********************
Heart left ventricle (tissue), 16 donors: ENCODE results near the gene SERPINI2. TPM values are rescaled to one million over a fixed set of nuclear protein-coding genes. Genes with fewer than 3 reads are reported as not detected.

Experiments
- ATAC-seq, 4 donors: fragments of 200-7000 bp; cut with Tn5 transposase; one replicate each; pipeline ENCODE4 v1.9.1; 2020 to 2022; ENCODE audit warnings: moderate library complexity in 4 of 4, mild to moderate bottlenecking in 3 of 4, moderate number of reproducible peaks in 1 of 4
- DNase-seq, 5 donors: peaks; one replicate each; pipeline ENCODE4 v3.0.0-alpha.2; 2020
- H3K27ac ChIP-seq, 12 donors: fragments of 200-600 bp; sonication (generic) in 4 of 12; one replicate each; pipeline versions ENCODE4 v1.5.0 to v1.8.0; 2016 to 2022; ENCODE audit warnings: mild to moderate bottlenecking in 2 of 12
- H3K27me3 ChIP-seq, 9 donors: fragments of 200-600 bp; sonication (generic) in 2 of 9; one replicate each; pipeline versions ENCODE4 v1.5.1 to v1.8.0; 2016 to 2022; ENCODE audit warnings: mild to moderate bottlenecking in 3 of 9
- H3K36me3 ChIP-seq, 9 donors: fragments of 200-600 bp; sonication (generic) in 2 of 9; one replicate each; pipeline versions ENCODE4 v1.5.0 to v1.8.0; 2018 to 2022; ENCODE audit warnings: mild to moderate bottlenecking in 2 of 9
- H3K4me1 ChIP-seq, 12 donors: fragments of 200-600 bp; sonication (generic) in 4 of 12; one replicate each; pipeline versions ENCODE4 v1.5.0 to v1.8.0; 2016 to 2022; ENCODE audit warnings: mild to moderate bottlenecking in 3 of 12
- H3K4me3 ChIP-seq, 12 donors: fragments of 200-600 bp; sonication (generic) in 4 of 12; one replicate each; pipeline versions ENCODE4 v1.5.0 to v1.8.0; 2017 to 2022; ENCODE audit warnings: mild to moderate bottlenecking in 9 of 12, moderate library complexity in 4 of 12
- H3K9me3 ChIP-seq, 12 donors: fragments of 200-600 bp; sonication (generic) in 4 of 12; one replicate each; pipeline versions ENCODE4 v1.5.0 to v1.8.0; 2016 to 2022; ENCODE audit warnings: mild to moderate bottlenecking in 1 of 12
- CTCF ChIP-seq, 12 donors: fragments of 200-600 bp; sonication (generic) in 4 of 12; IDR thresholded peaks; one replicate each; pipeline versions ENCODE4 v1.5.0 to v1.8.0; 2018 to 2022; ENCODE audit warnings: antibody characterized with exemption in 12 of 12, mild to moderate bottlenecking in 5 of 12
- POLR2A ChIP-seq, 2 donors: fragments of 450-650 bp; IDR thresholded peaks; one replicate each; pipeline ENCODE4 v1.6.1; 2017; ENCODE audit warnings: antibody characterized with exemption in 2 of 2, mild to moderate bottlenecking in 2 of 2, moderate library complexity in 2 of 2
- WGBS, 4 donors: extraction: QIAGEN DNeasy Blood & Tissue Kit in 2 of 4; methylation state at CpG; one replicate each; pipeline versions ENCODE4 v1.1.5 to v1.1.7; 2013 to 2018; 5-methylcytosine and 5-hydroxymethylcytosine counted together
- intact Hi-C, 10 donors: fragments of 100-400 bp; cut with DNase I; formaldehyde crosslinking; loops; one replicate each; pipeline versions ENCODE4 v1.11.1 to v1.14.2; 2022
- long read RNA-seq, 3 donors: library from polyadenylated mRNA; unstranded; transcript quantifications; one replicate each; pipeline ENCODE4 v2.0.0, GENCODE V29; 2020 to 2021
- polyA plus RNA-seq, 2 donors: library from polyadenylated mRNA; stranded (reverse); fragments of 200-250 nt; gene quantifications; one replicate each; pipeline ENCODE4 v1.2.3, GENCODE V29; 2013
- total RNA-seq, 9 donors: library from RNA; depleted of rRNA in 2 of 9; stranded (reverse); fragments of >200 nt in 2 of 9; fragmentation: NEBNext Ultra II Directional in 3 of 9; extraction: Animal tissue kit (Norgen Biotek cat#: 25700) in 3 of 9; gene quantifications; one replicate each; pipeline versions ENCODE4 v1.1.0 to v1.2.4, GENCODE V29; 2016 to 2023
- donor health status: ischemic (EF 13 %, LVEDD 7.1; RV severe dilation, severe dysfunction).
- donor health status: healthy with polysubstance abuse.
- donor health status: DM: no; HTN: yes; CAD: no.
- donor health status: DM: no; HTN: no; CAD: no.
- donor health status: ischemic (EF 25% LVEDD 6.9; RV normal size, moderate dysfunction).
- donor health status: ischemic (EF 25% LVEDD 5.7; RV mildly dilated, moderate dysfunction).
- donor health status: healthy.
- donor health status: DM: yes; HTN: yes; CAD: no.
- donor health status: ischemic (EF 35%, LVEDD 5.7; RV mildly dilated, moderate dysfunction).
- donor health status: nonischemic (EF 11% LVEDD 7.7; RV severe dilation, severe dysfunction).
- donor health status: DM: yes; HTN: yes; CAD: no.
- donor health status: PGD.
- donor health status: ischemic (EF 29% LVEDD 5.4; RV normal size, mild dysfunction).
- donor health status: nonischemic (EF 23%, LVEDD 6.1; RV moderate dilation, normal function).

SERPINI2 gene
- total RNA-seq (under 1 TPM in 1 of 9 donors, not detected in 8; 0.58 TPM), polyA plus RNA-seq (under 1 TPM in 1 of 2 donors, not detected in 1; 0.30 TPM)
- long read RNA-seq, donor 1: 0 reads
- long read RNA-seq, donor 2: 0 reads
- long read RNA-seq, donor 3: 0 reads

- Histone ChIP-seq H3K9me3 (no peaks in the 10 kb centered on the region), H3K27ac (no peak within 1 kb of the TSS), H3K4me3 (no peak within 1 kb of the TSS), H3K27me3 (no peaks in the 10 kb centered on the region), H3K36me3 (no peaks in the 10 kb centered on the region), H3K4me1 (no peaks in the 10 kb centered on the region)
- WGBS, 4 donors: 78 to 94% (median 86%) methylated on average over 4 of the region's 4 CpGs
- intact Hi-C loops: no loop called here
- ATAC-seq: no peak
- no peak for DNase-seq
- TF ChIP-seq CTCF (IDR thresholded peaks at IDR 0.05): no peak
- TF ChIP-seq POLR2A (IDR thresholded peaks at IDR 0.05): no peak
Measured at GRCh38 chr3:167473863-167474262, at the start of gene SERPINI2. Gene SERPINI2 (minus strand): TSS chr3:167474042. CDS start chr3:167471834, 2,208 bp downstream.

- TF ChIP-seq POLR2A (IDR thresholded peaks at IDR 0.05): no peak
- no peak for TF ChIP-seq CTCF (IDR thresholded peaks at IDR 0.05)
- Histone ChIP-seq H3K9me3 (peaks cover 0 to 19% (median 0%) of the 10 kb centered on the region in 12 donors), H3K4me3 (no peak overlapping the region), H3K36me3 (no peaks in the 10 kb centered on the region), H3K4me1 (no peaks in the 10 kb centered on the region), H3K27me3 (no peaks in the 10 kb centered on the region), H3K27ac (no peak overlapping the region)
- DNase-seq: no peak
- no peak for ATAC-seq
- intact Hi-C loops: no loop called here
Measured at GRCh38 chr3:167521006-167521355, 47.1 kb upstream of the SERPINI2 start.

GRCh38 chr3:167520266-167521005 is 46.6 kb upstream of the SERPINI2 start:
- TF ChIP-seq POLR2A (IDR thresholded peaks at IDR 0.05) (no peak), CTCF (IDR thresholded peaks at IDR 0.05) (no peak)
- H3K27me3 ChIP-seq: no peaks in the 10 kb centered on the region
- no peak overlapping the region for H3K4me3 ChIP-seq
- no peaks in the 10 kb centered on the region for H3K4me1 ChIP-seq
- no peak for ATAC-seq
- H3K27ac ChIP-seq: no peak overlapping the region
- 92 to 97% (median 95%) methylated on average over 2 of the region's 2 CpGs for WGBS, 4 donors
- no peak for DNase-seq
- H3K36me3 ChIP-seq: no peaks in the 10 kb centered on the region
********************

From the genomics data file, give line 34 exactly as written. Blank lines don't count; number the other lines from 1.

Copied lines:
- long read RNA-seq, donor 1: 0 reads